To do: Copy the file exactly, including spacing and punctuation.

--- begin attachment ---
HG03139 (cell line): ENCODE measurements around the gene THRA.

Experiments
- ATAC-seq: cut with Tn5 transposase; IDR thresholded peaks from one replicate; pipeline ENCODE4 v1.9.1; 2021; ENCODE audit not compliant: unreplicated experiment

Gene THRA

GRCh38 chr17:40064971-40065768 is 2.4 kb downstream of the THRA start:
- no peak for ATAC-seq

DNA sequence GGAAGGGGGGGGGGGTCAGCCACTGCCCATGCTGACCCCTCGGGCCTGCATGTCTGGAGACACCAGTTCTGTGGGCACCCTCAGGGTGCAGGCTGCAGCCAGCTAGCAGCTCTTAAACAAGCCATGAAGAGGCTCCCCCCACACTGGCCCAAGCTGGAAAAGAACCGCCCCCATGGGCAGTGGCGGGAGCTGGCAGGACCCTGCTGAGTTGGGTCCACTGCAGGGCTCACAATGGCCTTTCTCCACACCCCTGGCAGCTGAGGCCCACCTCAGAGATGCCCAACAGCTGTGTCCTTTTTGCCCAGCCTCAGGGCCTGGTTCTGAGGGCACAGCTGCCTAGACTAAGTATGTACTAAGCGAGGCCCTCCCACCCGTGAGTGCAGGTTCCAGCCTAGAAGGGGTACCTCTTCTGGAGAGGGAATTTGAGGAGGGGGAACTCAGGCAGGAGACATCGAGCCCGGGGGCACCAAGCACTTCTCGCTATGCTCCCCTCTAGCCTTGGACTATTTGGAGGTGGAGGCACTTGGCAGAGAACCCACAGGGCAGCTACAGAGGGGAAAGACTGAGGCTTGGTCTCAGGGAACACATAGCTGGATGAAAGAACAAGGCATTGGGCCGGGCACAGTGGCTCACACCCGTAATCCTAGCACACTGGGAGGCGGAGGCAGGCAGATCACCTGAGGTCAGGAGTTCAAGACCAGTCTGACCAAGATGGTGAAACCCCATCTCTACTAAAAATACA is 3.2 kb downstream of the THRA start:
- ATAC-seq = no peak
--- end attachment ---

HG03139 (cell line): ENCODE measurements around the gene THRA.

Experiments
- ATAC-seq: cut with Tn5 transposase; IDR thresholded peaks from one replicate; pipeline ENCODE4 v1.9.1; 2021; ENCODE audit not compliant: unreplicated experiment

Gene THRA

GRCh38 chr17:40064971-40065768 is 2.4 kb downstream of the THRA start:
- no peak for ATAC-seq

DNA sequence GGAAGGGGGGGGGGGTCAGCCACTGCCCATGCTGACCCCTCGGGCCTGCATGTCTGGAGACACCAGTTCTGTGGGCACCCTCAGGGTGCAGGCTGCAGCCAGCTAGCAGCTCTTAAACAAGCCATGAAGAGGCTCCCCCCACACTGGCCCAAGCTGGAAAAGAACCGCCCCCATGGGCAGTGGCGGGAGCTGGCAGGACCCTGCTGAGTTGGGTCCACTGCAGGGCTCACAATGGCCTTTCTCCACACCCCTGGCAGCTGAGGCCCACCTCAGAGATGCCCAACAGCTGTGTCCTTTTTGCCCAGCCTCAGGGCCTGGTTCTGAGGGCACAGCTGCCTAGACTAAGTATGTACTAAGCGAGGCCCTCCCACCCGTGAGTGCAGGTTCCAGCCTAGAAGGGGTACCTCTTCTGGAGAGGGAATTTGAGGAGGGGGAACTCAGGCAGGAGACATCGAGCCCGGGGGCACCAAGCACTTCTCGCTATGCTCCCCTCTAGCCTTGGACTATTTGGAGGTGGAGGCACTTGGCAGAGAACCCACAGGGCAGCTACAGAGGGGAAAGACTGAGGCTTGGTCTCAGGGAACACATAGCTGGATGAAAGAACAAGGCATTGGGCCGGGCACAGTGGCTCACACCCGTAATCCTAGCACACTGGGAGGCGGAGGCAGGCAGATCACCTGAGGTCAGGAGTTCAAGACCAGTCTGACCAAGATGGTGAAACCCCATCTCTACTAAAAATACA is 3.2 kb downstream of the THRA start:
- ATAC-seq = no peak